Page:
Philippians 2:6-8

by Issa Haddad

The word translated nature (morphē) in verses 6 and 7 is a crucial term in this passage. This word (translated “form” in the KJV and NASB) stresses the inner essence or reality of that with which it is associated (cf. Mark 16:12). Christ Jesus, Paul said, is of the very essence (morphē) of God, and in His incarnation He embraced perfect humanity. His complete and absolute deity is here carefully stressed by the apostle. The Savior’s claim to deity infuriated the Jewish leaders (John 5:18) and caused them to accuse Him of blasphemy (John 10:33).

Though possessing full deity (John 1:14; Colossians 2:9), Christ did not consider His equality with God (Philippians 2:6) as something to be grasped or held onto. In other words Christ did not hesitate to set aside His self-willed use of deity when He became a man. As God He had all the rights of deity, and yet during His incarnate state He surrendered His right to manifest Himself visibly as the God of all splendor and glory.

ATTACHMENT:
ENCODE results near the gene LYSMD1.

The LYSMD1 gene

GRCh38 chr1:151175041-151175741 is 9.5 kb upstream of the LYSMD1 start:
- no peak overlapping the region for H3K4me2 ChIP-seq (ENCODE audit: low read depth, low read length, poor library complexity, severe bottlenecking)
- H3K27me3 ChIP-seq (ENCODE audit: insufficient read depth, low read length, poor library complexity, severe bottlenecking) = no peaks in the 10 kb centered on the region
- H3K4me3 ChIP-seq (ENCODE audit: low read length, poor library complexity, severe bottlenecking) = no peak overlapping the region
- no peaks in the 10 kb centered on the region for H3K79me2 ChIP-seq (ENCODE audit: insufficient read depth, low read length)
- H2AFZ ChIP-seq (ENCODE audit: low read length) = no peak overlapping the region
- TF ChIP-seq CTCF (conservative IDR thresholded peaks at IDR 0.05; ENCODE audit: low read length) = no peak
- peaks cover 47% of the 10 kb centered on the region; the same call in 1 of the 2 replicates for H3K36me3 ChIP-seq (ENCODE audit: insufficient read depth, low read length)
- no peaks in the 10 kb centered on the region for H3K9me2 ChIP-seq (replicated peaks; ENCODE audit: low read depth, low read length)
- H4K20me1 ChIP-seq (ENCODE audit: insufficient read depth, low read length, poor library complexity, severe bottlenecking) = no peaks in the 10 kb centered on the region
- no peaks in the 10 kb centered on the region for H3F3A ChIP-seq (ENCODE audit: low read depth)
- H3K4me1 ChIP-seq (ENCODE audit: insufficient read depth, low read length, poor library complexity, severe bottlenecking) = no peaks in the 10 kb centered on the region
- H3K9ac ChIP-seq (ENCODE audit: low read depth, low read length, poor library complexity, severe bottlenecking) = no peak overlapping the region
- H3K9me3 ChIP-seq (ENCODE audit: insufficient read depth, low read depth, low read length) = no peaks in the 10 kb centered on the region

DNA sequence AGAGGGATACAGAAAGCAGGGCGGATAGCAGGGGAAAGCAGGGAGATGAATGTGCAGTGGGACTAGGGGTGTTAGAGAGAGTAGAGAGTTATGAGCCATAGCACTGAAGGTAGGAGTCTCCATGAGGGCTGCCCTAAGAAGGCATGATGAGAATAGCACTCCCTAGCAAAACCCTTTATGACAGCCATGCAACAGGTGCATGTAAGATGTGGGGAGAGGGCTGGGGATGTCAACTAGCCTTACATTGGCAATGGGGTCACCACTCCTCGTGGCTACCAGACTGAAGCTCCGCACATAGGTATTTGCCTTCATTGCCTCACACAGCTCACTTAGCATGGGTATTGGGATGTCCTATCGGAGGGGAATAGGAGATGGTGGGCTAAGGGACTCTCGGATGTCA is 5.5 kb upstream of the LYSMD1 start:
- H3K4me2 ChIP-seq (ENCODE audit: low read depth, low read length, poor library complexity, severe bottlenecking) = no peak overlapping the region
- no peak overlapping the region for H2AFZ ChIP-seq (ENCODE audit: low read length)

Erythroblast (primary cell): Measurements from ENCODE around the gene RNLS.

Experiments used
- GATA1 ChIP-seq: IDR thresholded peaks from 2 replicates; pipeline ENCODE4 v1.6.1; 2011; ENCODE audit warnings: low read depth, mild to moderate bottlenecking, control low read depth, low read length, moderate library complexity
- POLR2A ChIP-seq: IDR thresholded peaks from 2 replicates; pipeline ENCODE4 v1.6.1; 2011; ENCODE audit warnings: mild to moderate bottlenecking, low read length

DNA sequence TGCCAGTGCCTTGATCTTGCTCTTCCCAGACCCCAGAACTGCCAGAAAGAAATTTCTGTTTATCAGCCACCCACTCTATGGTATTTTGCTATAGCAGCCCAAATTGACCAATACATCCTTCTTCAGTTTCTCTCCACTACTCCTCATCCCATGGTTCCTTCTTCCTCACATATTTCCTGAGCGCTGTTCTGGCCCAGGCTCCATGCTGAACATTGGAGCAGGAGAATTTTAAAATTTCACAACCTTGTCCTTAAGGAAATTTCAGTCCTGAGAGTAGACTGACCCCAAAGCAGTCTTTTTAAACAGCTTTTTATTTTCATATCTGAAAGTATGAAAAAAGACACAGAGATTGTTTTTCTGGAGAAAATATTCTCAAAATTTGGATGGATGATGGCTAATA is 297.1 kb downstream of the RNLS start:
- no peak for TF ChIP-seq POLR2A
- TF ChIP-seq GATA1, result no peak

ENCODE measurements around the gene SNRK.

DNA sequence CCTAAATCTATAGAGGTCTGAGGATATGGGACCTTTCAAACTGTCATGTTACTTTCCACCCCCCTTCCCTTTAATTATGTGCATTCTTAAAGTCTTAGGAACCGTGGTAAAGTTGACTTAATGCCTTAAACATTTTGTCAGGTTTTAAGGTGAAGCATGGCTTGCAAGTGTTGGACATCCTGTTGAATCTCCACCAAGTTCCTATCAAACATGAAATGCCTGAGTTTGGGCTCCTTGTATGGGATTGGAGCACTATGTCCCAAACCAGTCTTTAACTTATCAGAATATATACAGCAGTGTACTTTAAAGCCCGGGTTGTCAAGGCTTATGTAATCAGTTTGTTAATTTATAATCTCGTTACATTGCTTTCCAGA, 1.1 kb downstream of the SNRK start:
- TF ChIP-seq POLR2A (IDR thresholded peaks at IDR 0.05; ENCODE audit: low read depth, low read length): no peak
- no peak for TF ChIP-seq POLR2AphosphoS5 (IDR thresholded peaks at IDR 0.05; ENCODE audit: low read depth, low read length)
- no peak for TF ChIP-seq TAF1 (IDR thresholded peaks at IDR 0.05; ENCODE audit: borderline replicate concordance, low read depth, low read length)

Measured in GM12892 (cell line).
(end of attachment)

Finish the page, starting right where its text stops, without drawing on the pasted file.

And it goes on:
Christ’s humiliation included His making Himself nothing, taking the very nature (morphē) of a servant, and being made in human likeness (v. 7). These statements indicate that Christ became a man, a true human being. The words “made Himself nothing” are, literally, “He emptied Himself.” “Emptied,” from the Greek kenoō, points to the divesting of His self-interests, but not of His deity. “The very nature of a servant” certainly points to His lowly and humble position, His willingness to obey the Father, and serve others. He became a man, a true human being. “Likeness” suggests similarity but difference. Though His humanity was genuine, He was different from all other humans in that He was sinless (Heb. 4:15).

Thus it is seen that Christ, while retaining the essence of God, was also human. In His incarnation He was fully God and fully man at the same time. He was God manifest in human flesh (John 1:14).

 

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